Wednesday, October 27, 2010

Walls of Lawndale

Many Lawndalians have developed an interest in the aesthetic appeal of murals and wall art.  It is fair to describe it as a movement.  There have always been murals and graffiti, but in recent years there has been a proliferation of the art form.  I would attribute this renewed interest to discussions held in the New Community forums lead by Lawndale Christian Development Corporation.  Many residents attending some of the meetings designed to get residents to identify issues or strategies they deemed an imperative in helping to revitalize North Lawndale suggested the relatively low cost of public art as a way to soften the hard image of North Lawndale.


One of my favorite murals is located on the west wall of Lawndale Community Church's  Harmbee building at 3555 West Ogden Avenue.

Relatively near by is the Fire House Art Center on Hamlin Avenue, between Ogden and Cermak Road.  Pastor Phil Jackson is leading this charge.

The Westside Association for Community Action at the northwest corner of Ogden Avenue and South Central Park Avenue is adorned with a remarkable mural showing the organization's founder, Ernie Jenkins, and perhaps the "First Couple" and community heroes, known nationally for their "Slumbuster's Garden," Mr. and Mrs. Earls.

I was extremely surprised to come across this beauty on Douglas Boulevard last Saturday.  I was even more surprised - and pleased - to note that the mural includes some Hebrew.  How appropriate that Hebrew should be included in a mural on Douglas Boulevard, a mural that also includes Dr. Martin Luther King, Jr.  The influence on the built environment and narrative of North Lawndale by the Jewish community is undeniable.  Douglas Boulevard was so significant to the Jewish community as Golda Meir was moving around in the basements of the many synagogues and other Jewish institutions engaging in discussions and debates about the nature of Zionism and the need to create a Jewish homeland in the Middle East.  Douglas Boulevard was the site of some of King's most prolific talks during the period in which he lived in North Lawndale.

Cermak Road, a dividing line between North Lawndale and South Lawndale (Little Village) appears on the way to becoming a creative corridor.  Paderewski School's north wall, facing Cermak recently got dressed-up. The mural reflects the increasing multi-cultural nature of the area.

Bert Downing and Carter's Barbershop has gotten into the act as well.  Already the best barber shop on the westside, Bert frequently hosts radio broadcast of Vocalo Radio, and brings topical conversation and debate to the neighborhood.  "Breakin' Down Barriers" indeed.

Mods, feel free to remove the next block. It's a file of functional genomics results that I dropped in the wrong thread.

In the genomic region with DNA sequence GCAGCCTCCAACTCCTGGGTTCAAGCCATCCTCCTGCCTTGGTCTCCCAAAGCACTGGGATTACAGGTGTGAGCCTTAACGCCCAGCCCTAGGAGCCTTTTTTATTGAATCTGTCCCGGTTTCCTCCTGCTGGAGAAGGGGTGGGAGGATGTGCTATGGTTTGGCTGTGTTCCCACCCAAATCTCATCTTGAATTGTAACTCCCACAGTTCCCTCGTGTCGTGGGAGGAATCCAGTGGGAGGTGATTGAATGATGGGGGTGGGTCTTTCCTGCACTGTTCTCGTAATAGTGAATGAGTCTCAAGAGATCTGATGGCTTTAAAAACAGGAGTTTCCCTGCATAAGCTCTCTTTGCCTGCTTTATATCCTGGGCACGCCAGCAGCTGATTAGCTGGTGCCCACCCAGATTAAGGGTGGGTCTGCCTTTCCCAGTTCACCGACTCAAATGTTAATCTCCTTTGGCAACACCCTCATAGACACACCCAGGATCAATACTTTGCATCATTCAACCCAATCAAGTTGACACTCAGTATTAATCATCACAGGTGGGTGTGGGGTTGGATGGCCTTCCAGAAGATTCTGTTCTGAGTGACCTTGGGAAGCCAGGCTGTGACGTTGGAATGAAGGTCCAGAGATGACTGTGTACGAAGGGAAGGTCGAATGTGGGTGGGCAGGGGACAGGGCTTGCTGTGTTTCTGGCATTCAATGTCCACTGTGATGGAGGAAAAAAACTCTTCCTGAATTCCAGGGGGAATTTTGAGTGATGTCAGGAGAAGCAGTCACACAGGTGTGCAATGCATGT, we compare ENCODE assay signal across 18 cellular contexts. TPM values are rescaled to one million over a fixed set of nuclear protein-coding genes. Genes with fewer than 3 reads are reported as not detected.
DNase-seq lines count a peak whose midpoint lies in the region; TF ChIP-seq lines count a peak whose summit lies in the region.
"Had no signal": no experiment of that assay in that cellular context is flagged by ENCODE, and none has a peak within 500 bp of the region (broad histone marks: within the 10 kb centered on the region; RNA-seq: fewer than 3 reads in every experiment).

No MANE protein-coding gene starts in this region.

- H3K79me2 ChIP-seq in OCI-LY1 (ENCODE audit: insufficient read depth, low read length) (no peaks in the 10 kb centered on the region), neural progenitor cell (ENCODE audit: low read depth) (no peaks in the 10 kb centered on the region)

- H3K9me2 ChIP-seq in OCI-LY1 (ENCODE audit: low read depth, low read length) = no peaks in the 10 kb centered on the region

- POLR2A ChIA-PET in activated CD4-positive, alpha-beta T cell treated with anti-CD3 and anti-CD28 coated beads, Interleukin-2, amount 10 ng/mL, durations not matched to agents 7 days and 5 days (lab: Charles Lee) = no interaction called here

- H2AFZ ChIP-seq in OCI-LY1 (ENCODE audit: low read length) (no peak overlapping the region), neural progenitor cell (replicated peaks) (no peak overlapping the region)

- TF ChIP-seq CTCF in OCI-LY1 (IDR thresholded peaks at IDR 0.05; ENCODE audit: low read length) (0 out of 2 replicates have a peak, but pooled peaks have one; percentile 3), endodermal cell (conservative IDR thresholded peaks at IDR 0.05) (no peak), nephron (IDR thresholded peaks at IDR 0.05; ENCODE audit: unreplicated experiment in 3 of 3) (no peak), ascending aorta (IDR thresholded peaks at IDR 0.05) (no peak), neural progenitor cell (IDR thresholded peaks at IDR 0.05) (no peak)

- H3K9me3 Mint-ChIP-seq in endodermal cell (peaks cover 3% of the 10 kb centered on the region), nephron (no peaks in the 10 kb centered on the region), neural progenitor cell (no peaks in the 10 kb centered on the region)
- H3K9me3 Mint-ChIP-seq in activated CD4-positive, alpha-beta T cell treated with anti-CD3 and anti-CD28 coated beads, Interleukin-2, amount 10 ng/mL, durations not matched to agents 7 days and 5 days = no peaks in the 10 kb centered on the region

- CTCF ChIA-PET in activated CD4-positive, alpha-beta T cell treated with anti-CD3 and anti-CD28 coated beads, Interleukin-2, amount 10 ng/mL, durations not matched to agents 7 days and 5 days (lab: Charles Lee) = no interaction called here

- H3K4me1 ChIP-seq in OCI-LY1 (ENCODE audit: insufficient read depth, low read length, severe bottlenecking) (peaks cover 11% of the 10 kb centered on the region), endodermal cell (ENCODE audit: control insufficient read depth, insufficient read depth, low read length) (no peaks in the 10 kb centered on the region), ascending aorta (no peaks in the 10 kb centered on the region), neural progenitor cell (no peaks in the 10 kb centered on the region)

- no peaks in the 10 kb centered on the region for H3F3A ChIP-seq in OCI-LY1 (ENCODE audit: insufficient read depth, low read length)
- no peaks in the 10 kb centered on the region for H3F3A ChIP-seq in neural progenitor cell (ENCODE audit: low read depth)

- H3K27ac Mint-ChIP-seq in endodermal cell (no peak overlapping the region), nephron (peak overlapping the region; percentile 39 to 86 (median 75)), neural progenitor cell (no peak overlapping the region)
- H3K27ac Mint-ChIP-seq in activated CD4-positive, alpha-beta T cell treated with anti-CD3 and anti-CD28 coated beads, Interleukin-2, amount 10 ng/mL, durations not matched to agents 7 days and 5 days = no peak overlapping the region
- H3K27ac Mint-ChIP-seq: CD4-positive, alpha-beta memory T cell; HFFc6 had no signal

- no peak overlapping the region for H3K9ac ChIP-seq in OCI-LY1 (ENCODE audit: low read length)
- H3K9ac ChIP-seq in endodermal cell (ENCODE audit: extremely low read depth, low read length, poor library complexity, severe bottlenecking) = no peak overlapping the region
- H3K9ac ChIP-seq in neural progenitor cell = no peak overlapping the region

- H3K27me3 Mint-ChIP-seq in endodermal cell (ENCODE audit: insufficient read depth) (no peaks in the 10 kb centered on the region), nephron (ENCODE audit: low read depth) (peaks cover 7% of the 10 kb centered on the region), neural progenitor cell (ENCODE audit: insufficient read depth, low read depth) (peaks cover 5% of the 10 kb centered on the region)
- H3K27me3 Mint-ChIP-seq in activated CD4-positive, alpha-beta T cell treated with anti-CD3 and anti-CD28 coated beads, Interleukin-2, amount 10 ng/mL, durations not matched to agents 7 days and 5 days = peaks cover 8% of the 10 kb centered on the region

Between Paderewski School and Bert's is a more commercial wall.  It, nevertheless, offers a certain level of cleverness to that stretch of Cermak Road.





A new car wash just opened within the past month, just up Ogden Avenue from the Lawndale NHS office. Its elaborate mural runs the entire length of the building, requiring me to take pictures of it in sections.

The Story Book Garden mural in the garden adjacent to the Douglas Library is one of my favorites.  Refurbishing the garden was one of the first volunteer projects I was involved with upon coming to North Lawndale.  This is also one of the oldest murals in the neighborhood.  Unfortunately, I could not get a good picture of it as the foliage has grown and developed nicely.

16th @ Kedzie

Pulaski Road @ Roosevelt


13th @ Pulaski
More to come...

2 comments:

  1. Stunning murals! I would love to learn more about the artists and their sources of inspiration.
    Susanne

    ReplyDelete
  2. Below is a note from Brenda Grauer. Thanks for the translation Brenda!

    Charles -

    I was doing some research and happened upon your NL blog - nice job. I wanted to add one small item to one of your mural descriptions. You mention a mural with Hebrew writing. I wanted to tell you what it says -

    Ruach Elohim - (pronounced Roo-ach, with a gutteral "CH" and emphasis on the first syllable) which means Spirit of God. Not quite sure if there is any historical significance to the phrase in terms of Lawndale, but it does point to the strong role that faith based institutions have had in the area.

    Brenda

    ReplyDelete